FOR IMMEDIATE RELEASE
May 12, 2011
CAMDEN, N.J. – A New Jersey man admitted today to making false mortgage loan applications so he could obtain financing to purchase two properties, which later went into default and caused losses to lenders of hundreds of thousands of dollars, U.S. Attorney Paul J. Fishman announced.
Craig Alleva, 47, of Egg Harbor Township, N.J., pleaded guilty to an Information charging him with two counts of making false mortgage loan applications. He entered his guilty plea before Senior U.S. District Judge Joseph E. Irenas in Camden federal court.
According to documents filed in this case and statements made during Alleva’s guilty plea proceeding:
In or about November 2006, Alleva was approached by a person, M.F., to purchase two properties–one in Roselle, N.J. and the other in Los Angeles–because M.F. purportedly had a buyer, but the buyer could not purchase the properties for a few more months. According to Alleva, M.F. agreed to pay him $20,000 per property as Alleva’s fee for taking title to the properties for those few months. M.F. agreed to arrange financing. Alleva then filled out several mortgage loan applications and falsely stated on one or more of those applications that: (a) the source of the down payment was Alleva’s retirement funds; (b) no part of his down payments was borrowed; (c) his bank account contained $120,000 on the date of his applications; and (d) the source of the down payment was his checking and savings accounts. In fact, during December 2006, while these real estate transactions were occurring, M.F. wire-transferred funds to Alleva so that Alleva did not ultimately have to put up any of his own money towards the purchases of these properties. The funds that M.F. sent to Alleva included several months’ worth of mortgage payments, so that Alleva could pay the mortgages during the time he was to own the properties. When Alleva later could not contact M.F., he eventually defaulted on the mortgage loans, and he will owe approximately $525,000 in restitution to the lenders.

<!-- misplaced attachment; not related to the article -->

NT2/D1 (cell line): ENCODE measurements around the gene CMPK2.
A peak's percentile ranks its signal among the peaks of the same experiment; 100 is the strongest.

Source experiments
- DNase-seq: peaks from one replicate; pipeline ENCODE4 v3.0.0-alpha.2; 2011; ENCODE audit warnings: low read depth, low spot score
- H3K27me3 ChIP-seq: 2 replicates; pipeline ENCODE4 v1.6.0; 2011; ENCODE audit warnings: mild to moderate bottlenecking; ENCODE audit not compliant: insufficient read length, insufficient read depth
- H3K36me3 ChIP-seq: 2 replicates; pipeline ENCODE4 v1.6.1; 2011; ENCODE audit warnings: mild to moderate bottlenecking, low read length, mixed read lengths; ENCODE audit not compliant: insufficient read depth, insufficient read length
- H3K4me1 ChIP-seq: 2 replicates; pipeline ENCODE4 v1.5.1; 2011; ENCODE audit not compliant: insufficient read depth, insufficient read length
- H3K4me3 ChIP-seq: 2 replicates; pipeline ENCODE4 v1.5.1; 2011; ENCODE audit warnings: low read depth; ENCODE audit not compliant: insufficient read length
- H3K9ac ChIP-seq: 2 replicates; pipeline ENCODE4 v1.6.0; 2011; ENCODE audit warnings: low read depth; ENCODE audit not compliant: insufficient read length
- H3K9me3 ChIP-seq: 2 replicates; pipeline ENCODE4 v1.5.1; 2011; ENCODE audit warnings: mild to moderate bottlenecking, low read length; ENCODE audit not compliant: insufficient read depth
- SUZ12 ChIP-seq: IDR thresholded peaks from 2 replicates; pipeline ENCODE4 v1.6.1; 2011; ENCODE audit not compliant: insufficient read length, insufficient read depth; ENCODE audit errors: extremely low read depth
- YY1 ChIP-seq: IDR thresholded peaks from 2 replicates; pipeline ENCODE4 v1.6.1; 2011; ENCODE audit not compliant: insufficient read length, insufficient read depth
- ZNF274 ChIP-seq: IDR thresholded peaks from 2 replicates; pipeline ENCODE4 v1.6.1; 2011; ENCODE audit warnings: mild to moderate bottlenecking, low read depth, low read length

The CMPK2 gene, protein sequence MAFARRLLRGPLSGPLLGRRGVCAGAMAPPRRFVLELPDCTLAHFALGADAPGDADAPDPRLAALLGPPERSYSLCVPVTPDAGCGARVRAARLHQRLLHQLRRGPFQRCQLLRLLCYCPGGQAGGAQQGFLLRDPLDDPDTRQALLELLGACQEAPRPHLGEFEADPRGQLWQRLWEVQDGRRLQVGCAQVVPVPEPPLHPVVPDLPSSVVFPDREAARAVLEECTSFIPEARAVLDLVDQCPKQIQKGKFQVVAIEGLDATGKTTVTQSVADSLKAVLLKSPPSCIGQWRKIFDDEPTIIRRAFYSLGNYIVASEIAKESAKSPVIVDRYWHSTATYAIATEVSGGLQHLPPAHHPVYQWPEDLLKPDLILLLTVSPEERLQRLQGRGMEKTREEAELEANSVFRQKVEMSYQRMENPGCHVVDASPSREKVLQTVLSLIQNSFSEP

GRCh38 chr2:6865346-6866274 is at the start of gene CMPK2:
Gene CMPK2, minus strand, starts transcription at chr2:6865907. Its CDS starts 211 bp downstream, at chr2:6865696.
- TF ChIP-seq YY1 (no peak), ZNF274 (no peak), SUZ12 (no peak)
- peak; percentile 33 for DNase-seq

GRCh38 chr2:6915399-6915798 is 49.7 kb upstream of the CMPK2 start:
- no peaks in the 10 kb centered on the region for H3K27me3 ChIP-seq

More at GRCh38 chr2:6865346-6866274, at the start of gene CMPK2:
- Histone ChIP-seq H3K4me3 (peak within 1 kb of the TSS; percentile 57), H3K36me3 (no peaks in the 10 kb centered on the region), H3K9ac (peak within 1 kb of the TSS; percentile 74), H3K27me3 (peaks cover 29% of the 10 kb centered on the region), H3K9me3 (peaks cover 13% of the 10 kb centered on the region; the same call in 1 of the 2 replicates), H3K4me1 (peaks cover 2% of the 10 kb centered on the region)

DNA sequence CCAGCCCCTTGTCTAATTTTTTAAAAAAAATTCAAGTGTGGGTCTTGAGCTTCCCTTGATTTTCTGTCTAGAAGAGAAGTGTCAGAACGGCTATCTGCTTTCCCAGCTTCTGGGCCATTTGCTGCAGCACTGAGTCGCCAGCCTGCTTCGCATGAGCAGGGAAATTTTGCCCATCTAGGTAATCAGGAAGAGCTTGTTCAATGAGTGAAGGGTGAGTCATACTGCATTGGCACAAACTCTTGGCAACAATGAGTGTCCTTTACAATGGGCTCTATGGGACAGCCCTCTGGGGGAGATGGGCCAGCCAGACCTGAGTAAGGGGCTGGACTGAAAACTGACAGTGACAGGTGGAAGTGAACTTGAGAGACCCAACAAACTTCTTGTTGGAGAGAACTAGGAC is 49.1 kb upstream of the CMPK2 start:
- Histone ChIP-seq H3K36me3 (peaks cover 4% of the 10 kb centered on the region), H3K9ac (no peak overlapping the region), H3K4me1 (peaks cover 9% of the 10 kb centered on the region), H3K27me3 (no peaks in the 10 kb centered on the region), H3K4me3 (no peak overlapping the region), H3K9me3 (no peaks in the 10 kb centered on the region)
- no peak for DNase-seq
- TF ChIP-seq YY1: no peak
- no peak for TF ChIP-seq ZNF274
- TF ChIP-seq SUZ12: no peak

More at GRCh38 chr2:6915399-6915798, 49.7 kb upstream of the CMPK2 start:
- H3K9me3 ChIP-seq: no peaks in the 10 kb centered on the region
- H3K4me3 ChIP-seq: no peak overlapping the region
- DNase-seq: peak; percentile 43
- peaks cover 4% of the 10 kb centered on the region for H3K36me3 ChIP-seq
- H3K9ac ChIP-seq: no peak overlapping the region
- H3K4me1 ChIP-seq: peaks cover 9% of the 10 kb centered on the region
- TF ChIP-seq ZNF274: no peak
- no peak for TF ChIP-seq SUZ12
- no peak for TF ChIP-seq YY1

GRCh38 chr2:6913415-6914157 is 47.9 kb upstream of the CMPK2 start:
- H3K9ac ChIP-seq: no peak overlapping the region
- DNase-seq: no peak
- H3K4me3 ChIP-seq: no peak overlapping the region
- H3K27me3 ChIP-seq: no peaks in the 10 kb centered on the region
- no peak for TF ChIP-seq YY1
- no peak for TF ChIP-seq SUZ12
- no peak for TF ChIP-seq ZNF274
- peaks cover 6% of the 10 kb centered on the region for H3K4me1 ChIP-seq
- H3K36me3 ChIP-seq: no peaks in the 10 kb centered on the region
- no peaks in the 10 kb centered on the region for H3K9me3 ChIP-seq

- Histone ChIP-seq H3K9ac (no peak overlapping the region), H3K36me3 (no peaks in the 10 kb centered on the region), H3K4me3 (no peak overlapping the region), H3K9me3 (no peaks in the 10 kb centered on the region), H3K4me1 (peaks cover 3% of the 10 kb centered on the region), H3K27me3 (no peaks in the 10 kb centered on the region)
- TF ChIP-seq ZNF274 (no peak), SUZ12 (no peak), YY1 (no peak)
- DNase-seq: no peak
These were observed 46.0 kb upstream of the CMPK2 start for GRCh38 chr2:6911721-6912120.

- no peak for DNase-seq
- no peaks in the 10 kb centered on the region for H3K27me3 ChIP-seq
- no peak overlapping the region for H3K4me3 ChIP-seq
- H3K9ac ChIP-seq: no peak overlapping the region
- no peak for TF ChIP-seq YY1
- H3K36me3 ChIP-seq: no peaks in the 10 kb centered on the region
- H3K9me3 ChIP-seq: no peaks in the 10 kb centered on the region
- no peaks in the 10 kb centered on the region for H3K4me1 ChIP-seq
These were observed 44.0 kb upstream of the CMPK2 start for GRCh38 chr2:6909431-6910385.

The two charges to which Alleva pleaded guilty each carry a statutory maximum penalty of 30 years in prison and a $1 million fine. Sentencing is scheduled for August 16, 2011.
U.S. Attorney Fishman credited special agents from the FBI’s Atlantic City Resident Agency, under the direction of Special Agent in Charge Michael B. Ward in Newark, with the investigation leading to the guilty plea.
The government is represented by Assistant U.S. Attorney Howard Wiener of the United States Attorney’s Office Criminal Division in Camden.
Defense Counsel: Edwin J. Jacobs, Jr., Atlantic City, N.J.